That is what American culture desperately needs today, and that is what committed Catholic disciples can and do offer. One of our greatest challenges remains, however, that we must at the same time share this amazement within the Church itself: with our many brothers, sisters, and indeed, with many a priest and even bishops who in reality are not living as disciples, who have not yet in their lives formed a personal relationship with Jesus.

Lopez: Why is it important to know that every saint had “shortcomings and failures and quirks,” as you write?

Berg: It’s just Christian realism. Before and after baptism — we’re messy. We are a complex, amazing amalgam of flesh and spirit, animals endowed with rational souls, beings, as St. Thomas Aquinas says, caught in the in-between: not simply material beings, not angelic spirits. We’re amazing, beautiful, a mystery unto ourselves, infinitely loved by the God who created us — but also a real mess at times. That is the human material we bring to God’s project of making us holy. Holiness has to be rooted in that kind of realism. If not, it is simply a farce and an exercise in vanity and pride.

Lopez: Should holiness be a struggle?

Berg: Always has been and always will be. It’s true, of course, that virtue is an acquired habit, which over time makes acts of virtue easier and almost “second nature” to us as the scholastics would say. But it never stops being a challenge because holiness is “yes” one day after another to the Beloved. Holiness is fidelity. Holiness is giving beyond what we think we can give, then giving some more. There will always be struggle, because holiness will ultimately find us nailed to a crucifix next to Jesus.

Lopez: You write about the “art” of “healthy solitude.” Could we all benefit from it? How can we practice it?

Berg: Oh absolutely. The onslaught of gadgets and new communications and entertainment technology — as useful as it all can be — also opens up some potentially devastating and lasting impacts on our humanity. We are already seeing this in young people who, because of their absorption in gadgets and social media, are losing the very ability to interact; we now have younger generations who often fail to pick up on the kind of non-verbal cues and body language that for older generations were simply intuitive and absorbed into our psyches by continual exposure to the human face and gesticulations. Today we actually have to offer courses on “soft-skills” — human interaction 101, how to looks someone in the eye and shake hands, how to sustain a conversation, how to make small talk, and so on.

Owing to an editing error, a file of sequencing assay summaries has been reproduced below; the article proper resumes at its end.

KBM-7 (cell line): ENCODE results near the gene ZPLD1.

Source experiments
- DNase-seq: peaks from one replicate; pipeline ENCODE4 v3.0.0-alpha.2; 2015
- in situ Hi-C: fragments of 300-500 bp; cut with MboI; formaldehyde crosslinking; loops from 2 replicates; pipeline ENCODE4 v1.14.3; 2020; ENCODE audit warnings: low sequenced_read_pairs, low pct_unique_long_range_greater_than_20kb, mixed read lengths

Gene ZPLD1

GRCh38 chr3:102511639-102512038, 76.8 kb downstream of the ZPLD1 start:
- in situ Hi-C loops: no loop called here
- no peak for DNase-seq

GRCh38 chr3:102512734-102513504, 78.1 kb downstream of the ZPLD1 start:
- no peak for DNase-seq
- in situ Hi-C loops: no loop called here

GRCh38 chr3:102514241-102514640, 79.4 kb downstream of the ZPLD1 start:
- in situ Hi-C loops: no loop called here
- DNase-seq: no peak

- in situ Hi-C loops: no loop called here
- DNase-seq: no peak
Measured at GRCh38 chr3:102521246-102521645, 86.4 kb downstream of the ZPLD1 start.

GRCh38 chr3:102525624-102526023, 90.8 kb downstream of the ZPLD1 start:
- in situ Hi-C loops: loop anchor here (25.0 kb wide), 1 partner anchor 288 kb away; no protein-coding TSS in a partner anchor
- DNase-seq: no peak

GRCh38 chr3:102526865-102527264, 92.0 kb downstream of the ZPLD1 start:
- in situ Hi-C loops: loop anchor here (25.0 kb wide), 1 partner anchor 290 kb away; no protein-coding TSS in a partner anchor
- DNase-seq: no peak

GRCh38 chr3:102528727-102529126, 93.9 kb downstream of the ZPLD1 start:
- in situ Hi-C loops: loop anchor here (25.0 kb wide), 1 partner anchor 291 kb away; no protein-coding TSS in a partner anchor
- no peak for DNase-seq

So, yes, we all can benefit from a healthy solitude: turning off our gadgets, fasting from social media, relishing the beauty of quiet and silence, enjoying good reading that will nurture our imagination and stimulate our ability to think and to reflect on the big questions. When millions of Americans no longer ask the big questions about life — not simply because they don’t care, but now because they have actually forgotten or never learned what those questions are in the first place — we know we have an enormous problem on our hands. Christians have always valued solitude, for these and many other reasons. It’s one of the gems we have to offer to American culture.

— Kathryn Jean Lopez is a senior fellow at the National Review Institute and an editor-at-large of National Review. Sign up for her weekly NRI newsletter here.